[Show abstract][Hide abstract] ABSTRACT: Little is known about the vestibulo-perceptual (VP) system, particularly after a unilateral vestibular lesion. We investigated vestibulo-ocular (VO) and VP function in 25 patients with vestibular neuritis (VN) acutely (2 days after onset) and after compensation (recovery phase, 10 weeks). Since the effect of VN on reflex and perceptual function may differ at threshold and supra-threshold acceleration levels, we used two stimulus intensities, acceleration steps of 0.5u/s 2 and velocity steps of 90u/s (acceleration 180u/s 2). We hypothesised that the vestibular lesion or the compensatory processes could dissociate VO and VP function, particularly if the acute vertiginous sensation interferes with the perceptual tasks. Both in acute and recovery phases, VO and VP thresholds increased, particularly during ipsilesional rotations. In signal detection theory this indicates that signals from the healthy and affected side are still fused, but result in asymmetric thresholds due to a lesion-induced bias. The normal pattern whereby VP thresholds are higher than VO thresholds was preserved, indicating that any 'perceptual noise' added by the vertigo does not disrupt the cognitive decision-making processes inherent to the perceptual task. Overall, the parallel findings in VO and VP thresholds imply little or no additional cortical processing and suggest that vestibular thresholds essentially reflect the sensitivity of the fused peripheral receptors. In contrast, a significant VO-VP dissociation for supra-threshold stimuli was found. Acutely, time constants and duration of the VO and VP responses were reduced – asymmetrically for VO, as expected, but surprisingly symmetrical for perception. At recovery, VP responses normalised but VO responses remained shortened and asymmetric. Thus, unlike threshold data, supra-threshold responses show considerable VO-VP dissociation indicative of additional, higher-order processing of vestibular signals. We provide evidence of perceptual processes (ultimately cortical) participating in vestibular compensation, suppressing asymmetry acutely in unilateral vestibular lesions.
PLoS ONE 05/2013; 8(5):e61862. DOI:10.1371/journal.pone.0061862 · 3.23 Impact Factor
[Show abstract][Hide abstract] ABSTRACT: To investigate the characteristics of eye movements produced by electrical stimulation of semicircular canal afferents, we studied the spatial and temporal features of eye movements elicited by short-term lateral canal stimulation in two squirrel monkeys with plugged lateral canals, with the head upright or statically tilted in the roll plane. The electrically induced vestibuloocular reflex (eVOR) evoked with the head upright decayed more quickly than the stimulation signal provided by the electrode, demonstrating an absence of the classic velocity storage effect that improves the dynamics of the low-frequency VOR. When stimulation was provided with the head tilted in roll, however, the eVOR decayed more rapidly than when the head was upright, and a cross-coupled vertical response developed that shifted the eye's rotational axis toward alignment with gravity. These results demonstrate that rotational information provided by electrical stimulation of canal afferents interacts with otolith inputs (or other graviceptive cues) in a qualitatively normal manner, a process that is thought to be mediated by the velocity storage network. The observed interaction between the eVOR and graviceptive cues is of critical importance for the development of a functionally useful vestibular prosthesis. Furthermore, the presence of gravity-dependent effects (dumping, spatial orientation) despite an absence of low-frequency augmentation of the eVOR has not been previously described in any experimental preparation.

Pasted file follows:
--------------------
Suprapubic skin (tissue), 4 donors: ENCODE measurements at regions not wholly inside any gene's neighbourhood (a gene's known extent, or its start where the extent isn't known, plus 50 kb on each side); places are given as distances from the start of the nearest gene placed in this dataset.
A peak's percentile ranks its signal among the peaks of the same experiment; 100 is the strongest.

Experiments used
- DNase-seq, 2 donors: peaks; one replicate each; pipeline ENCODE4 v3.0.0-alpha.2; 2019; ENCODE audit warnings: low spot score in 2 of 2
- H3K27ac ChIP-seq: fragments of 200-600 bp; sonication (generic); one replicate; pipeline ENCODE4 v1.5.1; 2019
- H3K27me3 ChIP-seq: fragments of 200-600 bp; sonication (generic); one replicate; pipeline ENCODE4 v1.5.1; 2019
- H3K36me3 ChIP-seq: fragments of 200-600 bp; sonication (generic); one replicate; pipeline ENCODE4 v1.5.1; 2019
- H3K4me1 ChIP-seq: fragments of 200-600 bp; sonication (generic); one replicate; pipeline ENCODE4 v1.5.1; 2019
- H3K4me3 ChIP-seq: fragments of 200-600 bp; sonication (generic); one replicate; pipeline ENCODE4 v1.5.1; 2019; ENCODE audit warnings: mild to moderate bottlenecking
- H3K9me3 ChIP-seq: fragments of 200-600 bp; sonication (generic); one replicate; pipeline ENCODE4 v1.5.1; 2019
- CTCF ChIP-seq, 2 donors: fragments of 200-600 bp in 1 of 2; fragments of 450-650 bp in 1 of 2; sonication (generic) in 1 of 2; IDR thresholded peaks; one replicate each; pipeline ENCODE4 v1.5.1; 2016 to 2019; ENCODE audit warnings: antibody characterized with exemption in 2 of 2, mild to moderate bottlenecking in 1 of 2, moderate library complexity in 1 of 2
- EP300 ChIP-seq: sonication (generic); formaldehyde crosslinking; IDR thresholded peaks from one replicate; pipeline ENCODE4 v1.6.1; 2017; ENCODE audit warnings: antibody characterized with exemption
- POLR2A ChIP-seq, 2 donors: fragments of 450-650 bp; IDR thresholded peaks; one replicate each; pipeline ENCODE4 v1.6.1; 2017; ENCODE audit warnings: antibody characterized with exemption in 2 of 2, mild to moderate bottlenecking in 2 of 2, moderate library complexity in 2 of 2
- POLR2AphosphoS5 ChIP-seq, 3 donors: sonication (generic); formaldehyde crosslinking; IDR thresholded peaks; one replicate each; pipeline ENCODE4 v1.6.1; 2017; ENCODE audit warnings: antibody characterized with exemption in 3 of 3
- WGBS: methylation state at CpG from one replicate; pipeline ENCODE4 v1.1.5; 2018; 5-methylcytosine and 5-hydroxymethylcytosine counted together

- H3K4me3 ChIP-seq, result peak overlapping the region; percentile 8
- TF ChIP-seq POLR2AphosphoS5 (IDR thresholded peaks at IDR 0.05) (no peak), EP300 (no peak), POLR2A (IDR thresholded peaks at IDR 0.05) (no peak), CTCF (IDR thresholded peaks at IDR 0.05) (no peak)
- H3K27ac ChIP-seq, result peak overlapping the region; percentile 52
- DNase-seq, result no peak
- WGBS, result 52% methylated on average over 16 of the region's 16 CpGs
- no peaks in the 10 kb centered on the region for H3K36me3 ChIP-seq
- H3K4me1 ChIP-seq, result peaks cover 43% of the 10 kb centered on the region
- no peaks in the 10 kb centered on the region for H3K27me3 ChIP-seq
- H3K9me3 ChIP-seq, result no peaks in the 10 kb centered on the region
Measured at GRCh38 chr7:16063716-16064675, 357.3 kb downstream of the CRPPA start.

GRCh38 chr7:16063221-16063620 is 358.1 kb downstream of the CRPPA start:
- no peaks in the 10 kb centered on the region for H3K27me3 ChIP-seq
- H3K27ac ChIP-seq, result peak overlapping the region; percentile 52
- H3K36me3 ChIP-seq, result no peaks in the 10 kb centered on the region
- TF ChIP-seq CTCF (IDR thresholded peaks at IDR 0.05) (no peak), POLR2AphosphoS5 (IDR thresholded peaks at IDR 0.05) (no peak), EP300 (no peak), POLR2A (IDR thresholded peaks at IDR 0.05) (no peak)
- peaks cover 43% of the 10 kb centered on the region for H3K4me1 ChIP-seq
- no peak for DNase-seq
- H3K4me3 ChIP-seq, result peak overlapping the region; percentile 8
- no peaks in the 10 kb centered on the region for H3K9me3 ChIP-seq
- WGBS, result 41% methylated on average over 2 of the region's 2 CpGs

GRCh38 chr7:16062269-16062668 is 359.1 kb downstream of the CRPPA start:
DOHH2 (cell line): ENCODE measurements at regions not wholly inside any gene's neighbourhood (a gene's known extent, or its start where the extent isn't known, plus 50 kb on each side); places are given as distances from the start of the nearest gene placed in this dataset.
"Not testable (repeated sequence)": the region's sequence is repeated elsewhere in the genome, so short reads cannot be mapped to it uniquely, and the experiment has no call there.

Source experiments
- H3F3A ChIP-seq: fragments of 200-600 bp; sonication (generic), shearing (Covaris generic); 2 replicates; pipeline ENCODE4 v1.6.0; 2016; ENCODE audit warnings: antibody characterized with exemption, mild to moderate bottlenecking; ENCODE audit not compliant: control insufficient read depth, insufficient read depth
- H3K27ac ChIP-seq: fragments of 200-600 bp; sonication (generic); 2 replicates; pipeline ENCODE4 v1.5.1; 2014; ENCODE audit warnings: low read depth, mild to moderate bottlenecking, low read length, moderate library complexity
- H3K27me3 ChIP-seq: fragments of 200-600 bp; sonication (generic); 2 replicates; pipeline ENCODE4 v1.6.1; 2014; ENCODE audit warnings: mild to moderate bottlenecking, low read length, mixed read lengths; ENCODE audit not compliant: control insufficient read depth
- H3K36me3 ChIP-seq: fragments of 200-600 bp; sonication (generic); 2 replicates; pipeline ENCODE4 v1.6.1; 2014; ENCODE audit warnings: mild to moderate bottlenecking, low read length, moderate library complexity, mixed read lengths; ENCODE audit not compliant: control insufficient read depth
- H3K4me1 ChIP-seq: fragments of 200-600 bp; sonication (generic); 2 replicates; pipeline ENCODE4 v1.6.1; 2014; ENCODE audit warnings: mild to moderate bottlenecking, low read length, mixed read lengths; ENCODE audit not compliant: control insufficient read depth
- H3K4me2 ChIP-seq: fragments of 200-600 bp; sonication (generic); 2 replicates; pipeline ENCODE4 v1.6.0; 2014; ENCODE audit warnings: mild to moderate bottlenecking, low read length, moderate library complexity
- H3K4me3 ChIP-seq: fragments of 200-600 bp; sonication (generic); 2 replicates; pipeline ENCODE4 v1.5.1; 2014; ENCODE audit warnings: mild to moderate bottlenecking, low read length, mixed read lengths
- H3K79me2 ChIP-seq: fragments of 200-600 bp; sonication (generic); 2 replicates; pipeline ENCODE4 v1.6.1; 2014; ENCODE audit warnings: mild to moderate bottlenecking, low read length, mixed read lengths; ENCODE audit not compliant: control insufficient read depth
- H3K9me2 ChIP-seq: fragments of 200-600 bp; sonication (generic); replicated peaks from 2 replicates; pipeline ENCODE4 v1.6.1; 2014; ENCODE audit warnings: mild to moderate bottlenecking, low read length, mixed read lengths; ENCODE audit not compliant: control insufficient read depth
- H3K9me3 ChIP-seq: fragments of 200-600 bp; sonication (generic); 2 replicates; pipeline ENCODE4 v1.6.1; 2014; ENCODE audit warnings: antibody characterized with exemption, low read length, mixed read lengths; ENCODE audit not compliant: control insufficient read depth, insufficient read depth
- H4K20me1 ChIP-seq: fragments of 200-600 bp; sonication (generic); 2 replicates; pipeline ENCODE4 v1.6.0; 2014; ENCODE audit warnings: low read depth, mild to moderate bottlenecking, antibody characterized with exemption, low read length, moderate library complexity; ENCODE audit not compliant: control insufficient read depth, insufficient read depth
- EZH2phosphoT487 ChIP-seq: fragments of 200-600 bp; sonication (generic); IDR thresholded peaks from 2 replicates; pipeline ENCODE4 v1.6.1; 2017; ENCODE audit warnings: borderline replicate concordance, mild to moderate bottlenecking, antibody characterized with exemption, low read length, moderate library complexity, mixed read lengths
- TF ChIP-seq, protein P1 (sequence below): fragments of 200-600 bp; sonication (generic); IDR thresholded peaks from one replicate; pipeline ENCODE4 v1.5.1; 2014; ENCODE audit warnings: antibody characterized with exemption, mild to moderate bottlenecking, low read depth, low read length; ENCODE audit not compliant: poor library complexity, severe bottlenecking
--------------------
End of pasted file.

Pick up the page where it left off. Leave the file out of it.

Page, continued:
Journal of Neurophysiology 06/2012; 108(5):1511-20. DOI:10.1152/jn.01029.2011 · 2.89 Impact Factor
Data provided are for informational purposes only. Although carefully collected, accuracy cannot be guaranteed. The impact factor represents a rough estimation of the journal's impact factor and does not reflect the actual current impact factor. Publisher conditions are provided by RoMEO. Differing provisions from the publisher's actual policy or licence agreement may be applicable.